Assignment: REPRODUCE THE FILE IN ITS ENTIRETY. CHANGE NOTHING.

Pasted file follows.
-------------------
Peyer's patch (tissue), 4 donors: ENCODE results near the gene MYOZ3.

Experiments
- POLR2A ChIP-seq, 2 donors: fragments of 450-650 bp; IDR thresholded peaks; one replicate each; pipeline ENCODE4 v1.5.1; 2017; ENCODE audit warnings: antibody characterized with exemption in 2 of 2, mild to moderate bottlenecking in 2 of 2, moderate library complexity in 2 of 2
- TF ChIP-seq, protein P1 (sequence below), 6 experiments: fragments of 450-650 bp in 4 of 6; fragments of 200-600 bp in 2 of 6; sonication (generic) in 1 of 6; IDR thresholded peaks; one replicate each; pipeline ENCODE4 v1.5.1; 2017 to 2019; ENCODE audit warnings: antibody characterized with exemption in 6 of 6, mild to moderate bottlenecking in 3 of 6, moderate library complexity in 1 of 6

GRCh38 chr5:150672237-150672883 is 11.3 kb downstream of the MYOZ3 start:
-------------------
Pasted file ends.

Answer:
Peyer's patch (tissue), 4 donors: ENCODE results near the gene MYOZ3.

Experiments
- POLR2A ChIP-seq, 2 donors: fragments of 450-650 bp; IDR thresholded peaks; one replicate each; pipeline ENCODE4 v1.5.1; 2017; ENCODE audit warnings: antibody characterized with exemption in 2 of 2, mild to moderate bottlenecking in 2 of 2, moderate library complexity in 2 of 2
- TF ChIP-seq, protein P1 (sequence below), 6 experiments: fragments of 450-650 bp in 4 of 6; fragments of 200-600 bp in 2 of 6; sonication (generic) in 1 of 6; IDR thresholded peaks; one replicate each; pipeline ENCODE4 v1.5.1; 2017 to 2019; ENCODE audit warnings: antibody characterized with exemption in 6 of 6, mild to moderate bottlenecking in 3 of 6, moderate library complexity in 1 of 6

GRCh38 chr5:150672237-150672883 is 11.3 kb downstream of the MYOZ3 start: